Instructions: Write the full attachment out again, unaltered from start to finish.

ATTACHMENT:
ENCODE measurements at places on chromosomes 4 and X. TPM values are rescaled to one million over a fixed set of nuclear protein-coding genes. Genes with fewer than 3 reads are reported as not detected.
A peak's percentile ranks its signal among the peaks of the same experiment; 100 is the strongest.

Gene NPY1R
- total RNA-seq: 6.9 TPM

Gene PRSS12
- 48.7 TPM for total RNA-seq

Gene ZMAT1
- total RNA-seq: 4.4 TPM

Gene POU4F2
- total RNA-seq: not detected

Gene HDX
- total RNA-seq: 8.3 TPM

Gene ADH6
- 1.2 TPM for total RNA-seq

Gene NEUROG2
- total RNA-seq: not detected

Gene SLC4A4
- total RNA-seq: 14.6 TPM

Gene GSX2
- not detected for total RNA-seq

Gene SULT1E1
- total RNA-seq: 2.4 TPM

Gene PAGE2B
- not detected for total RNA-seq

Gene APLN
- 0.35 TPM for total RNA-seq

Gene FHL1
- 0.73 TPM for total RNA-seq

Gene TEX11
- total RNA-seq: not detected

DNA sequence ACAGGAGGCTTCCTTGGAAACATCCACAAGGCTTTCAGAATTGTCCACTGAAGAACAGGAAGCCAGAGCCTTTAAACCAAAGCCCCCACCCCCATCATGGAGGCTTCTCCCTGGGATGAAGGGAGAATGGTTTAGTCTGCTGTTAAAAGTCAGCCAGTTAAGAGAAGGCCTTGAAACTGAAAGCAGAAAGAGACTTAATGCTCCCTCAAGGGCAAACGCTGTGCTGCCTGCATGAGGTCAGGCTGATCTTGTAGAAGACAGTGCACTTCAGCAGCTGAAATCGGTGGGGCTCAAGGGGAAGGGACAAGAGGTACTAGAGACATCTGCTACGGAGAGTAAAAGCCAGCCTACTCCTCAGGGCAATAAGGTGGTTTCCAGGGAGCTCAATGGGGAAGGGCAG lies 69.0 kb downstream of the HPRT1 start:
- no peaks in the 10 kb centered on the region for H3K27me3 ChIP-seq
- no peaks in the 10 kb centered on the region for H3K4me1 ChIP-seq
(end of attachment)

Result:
ENCODE measurements at places on chromosomes 4 and X. TPM values are rescaled to one million over a fixed set of nuclear protein-coding genes. Genes with fewer than 3 reads are reported as not detected.
A peak's percentile ranks its signal among the peaks of the same experiment; 100 is the strongest.

Gene NPY1R
- total RNA-seq: 6.9 TPM

Gene PRSS12
- 48.7 TPM for total RNA-seq

Gene ZMAT1
- total RNA-seq: 4.4 TPM

Gene POU4F2
- total RNA-seq: not detected

Gene HDX
- total RNA-seq: 8.3 TPM

Gene ADH6
- 1.2 TPM for total RNA-seq

Gene NEUROG2
- total RNA-seq: not detected

Gene SLC4A4
- total RNA-seq: 14.6 TPM

Gene GSX2
- not detected for total RNA-seq

Gene SULT1E1
- total RNA-seq: 2.4 TPM

Gene PAGE2B
- not detected for total RNA-seq

Gene APLN
- 0.35 TPM for total RNA-seq

Gene FHL1
- 0.73 TPM for total RNA-seq

Gene TEX11
- total RNA-seq: not detected

DNA sequence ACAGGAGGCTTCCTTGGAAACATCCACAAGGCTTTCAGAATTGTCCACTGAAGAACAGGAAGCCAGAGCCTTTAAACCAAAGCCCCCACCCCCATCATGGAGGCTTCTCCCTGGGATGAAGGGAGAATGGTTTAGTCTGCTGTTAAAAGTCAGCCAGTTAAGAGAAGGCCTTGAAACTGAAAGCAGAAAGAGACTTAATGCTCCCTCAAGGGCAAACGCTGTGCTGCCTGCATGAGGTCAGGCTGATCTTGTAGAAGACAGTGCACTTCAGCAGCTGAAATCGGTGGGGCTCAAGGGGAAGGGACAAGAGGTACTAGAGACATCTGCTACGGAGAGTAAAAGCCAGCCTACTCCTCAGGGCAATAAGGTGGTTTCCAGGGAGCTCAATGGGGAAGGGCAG lies 69.0 kb downstream of the HPRT1 start:
- no peaks in the 10 kb centered on the region for H3K27me3 ChIP-seq
- no peaks in the 10 kb centered on the region for H3K4me1 ChIP-seq